Emergency and Temporary Custody Orders in Out-of-State Custody Proceedings

People decide to move to Florida for a variety of reasons – job, family and weather. Invariably, some of these newcomers will be divorced single parents with young children that have child custody and visitation orders issued by a court in another state. In fact, deciding to move to Florida seems to be a popular decision if recent statistics from the U.S. Census Bureau are correct. According to the latest estimates, Florida’s population has increased by 5.8 percent between 2010 and 2014, which amounts to over one million new residents. Newly arrived single parents of minor children are still subject to the authority of the court that issued the original custody order until the parent and child have shown themselves as permanently residing in Florida. There are, however, a few instances where a Florida court can exercise jurisdiction over a custody or visitation matter before a new home state is established.

Temporary Emergency Jurisdiction

Any family court case involving child custody, visitation or time-sharing must include a copy of the Uniform Child Custody Jurisdiction and Enforcement Act (UCCJEA) Affidavit. The purpose of this form is to notify a Florida court of the existence of any court proceedings concerning child custody or visitation finalized or pending in another state. Typically, Florida courts do not want to get involved if there is a question over which court has jurisdiction child custody questions. There are, however, two major exceptions to this default stance. In the first, a Florida court will issue temporary orders in situations where the child is present in Florida and was abandoned or the child, sibling or child’s parent is threatened with mistreatment or abuse. If another court still has jurisdiction, an order issued by a Florida court in this emergency situation will only remain in effect for a specified period the Florida court considers adequate to obtain a decision from the original court in another state. Additionally, the Florida court will communicate with the original court in the other state about the emergency situation, actions taken to protect the child and/or other parties, and how long the temporary order should be effective.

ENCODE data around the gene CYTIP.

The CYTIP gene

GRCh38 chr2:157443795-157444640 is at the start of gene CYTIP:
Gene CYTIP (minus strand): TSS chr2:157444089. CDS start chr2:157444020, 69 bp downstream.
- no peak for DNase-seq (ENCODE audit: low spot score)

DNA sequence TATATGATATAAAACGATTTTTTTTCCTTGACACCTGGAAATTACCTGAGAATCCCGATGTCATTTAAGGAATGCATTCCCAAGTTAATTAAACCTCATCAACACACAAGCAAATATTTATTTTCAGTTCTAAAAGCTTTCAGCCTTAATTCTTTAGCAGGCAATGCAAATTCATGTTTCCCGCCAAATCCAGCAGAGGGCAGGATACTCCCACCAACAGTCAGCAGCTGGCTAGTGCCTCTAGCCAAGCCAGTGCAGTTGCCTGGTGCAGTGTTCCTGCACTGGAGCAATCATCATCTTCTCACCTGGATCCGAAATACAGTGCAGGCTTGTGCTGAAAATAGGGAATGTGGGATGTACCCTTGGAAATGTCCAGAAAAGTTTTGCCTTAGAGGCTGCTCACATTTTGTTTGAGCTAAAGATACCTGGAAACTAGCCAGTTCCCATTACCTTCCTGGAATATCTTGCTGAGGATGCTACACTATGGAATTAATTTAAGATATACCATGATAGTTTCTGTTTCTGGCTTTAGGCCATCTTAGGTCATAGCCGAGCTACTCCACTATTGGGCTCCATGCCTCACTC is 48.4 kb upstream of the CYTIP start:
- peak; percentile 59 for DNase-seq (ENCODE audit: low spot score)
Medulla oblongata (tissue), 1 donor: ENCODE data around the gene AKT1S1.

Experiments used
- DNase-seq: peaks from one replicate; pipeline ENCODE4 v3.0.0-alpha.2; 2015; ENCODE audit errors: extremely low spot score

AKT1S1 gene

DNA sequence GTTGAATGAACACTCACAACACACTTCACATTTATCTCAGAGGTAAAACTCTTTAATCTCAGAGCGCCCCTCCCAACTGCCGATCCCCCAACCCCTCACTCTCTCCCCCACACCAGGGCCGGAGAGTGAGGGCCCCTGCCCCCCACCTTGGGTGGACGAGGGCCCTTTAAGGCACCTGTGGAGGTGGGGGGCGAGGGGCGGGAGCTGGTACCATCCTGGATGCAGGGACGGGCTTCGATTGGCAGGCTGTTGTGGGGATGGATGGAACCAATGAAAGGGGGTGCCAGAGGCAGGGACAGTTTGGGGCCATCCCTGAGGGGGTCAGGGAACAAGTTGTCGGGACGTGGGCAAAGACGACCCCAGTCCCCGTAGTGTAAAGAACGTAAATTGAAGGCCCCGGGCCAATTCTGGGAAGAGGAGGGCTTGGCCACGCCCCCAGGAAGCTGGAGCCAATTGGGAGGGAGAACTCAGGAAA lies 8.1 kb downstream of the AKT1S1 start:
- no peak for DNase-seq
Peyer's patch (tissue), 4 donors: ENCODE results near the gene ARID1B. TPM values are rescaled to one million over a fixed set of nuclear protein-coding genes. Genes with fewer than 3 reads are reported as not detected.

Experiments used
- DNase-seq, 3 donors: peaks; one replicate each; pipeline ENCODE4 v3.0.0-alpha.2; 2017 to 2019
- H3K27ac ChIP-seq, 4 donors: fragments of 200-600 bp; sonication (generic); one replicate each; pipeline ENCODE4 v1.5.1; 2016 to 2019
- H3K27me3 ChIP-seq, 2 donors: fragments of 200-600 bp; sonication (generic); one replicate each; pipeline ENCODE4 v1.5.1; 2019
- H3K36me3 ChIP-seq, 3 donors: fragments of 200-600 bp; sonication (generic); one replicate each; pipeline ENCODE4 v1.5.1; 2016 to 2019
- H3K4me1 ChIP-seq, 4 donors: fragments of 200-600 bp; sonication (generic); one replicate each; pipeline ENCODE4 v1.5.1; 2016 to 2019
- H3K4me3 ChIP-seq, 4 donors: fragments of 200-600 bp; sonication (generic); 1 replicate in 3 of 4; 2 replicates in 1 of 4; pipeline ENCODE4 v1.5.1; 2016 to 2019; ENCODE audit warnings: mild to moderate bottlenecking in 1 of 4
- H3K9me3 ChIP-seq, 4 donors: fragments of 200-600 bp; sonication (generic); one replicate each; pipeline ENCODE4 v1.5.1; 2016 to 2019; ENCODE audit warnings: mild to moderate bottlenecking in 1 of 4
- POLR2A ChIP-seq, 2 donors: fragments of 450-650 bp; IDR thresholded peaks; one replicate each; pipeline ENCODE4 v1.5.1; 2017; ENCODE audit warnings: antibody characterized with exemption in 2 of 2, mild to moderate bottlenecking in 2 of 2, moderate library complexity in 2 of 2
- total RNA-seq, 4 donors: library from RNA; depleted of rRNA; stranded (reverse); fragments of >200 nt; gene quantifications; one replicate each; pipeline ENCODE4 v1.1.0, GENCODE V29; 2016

Temporary Visitation

The other instance when Florida courts will consider cases involving finalized or pending custody orders from an out-of-state court are when a party requests enforcement of visitation time. This provision applies to cases where Florida courts do not have the authority to modify an existing visitation order. In these cases, Florida courts will enter temporary visitation orders to enforce visitation schedules issued by a court in another state, or out-of-state visitation provisions that do not specifically list a visitation schedule. Similar to the emergency orders described above, the validity of the temporary order is effective only as long as the Florida court thinks the party needs to obtain an order from the original court. The temporary visitation order expires once the out-of-state court issues its own decision on the matter or the time period listed in the temporary order passes.

Speak with a Lawyer

If you are newly arrived to this state and have custody orders from another state, you probably have questions about how to apply the provisions in the order now that you are in a new jurisdiction. Working through the steps needed to transfer court authority over questions of child custody is a technical process that is best approached through working with a family law attorney familiar with this process. Stok Kon + Braverman, located in Fort Lauderdale and Boynton Beach, bring experience with child custody issues in many different situations. Contact the nearest office today to schedule a consultation.